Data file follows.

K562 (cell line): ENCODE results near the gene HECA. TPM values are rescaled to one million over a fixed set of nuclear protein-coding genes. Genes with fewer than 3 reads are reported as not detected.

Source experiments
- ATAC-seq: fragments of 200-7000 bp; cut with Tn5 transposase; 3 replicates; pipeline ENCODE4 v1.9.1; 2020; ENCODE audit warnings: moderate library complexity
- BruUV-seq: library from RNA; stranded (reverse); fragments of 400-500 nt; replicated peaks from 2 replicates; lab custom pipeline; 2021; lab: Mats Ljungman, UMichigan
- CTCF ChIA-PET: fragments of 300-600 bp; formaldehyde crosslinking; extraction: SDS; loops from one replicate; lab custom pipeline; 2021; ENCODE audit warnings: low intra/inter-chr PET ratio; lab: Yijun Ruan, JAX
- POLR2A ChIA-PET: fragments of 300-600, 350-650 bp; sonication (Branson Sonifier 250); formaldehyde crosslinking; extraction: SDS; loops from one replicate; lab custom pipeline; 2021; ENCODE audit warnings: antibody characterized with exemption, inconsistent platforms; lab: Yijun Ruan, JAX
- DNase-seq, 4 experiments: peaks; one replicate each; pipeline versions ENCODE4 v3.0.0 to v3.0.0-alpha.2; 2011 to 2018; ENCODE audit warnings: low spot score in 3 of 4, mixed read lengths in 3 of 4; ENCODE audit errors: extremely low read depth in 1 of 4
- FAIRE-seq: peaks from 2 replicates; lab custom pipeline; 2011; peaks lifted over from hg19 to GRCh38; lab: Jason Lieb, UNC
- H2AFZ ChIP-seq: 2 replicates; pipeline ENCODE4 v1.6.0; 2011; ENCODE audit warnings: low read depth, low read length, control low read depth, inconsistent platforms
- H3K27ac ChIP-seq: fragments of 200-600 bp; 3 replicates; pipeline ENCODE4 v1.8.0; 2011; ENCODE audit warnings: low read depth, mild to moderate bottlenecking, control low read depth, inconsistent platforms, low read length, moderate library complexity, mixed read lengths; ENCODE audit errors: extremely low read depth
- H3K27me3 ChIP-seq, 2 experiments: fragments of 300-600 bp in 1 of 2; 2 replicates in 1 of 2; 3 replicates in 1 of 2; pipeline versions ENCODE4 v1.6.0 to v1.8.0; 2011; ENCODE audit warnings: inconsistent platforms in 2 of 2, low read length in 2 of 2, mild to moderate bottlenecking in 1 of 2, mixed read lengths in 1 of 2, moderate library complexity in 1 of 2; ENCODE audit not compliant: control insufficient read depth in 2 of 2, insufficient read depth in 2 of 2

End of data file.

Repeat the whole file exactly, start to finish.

K562 (cell line): ENCODE results near the gene HECA. TPM values are rescaled to one million over a fixed set of nuclear protein-coding genes. Genes with fewer than 3 reads are reported as not detected.

Source experiments
- ATAC-seq: fragments of 200-7000 bp; cut with Tn5 transposase; 3 replicates; pipeline ENCODE4 v1.9.1; 2020; ENCODE audit warnings: moderate library complexity
- BruUV-seq: library from RNA; stranded (reverse); fragments of 400-500 nt; replicated peaks from 2 replicates; lab custom pipeline; 2021; lab: Mats Ljungman, UMichigan
- CTCF ChIA-PET: fragments of 300-600 bp; formaldehyde crosslinking; extraction: SDS; loops from one replicate; lab custom pipeline; 2021; ENCODE audit warnings: low intra/inter-chr PET ratio; lab: Yijun Ruan, JAX
- POLR2A ChIA-PET: fragments of 300-600, 350-650 bp; sonication (Branson Sonifier 250); formaldehyde crosslinking; extraction: SDS; loops from one replicate; lab custom pipeline; 2021; ENCODE audit warnings: antibody characterized with exemption, inconsistent platforms; lab: Yijun Ruan, JAX
- DNase-seq, 4 experiments: peaks; one replicate each; pipeline versions ENCODE4 v3.0.0 to v3.0.0-alpha.2; 2011 to 2018; ENCODE audit warnings: low spot score in 3 of 4, mixed read lengths in 3 of 4; ENCODE audit errors: extremely low read depth in 1 of 4
- FAIRE-seq: peaks from 2 replicates; lab custom pipeline; 2011; peaks lifted over from hg19 to GRCh38; lab: Jason Lieb, UNC
- H2AFZ ChIP-seq: 2 replicates; pipeline ENCODE4 v1.6.0; 2011; ENCODE audit warnings: low read depth, low read length, control low read depth, inconsistent platforms
- H3K27ac ChIP-seq: fragments of 200-600 bp; 3 replicates; pipeline ENCODE4 v1.8.0; 2011; ENCODE audit warnings: low read depth, mild to moderate bottlenecking, control low read depth, inconsistent platforms, low read length, moderate library complexity, mixed read lengths; ENCODE audit errors: extremely low read depth
- H3K27me3 ChIP-seq, 2 experiments: fragments of 300-600 bp in 1 of 2; 2 replicates in 1 of 2; 3 replicates in 1 of 2; pipeline versions ENCODE4 v1.6.0 to v1.8.0; 2011; ENCODE audit warnings: inconsistent platforms in 2 of 2, low read length in 2 of 2, mild to moderate bottlenecking in 1 of 2, mixed read lengths in 1 of 2, moderate library complexity in 1 of 2; ENCODE audit not compliant: control insufficient read depth in 2 of 2, insufficient read depth in 2 of 2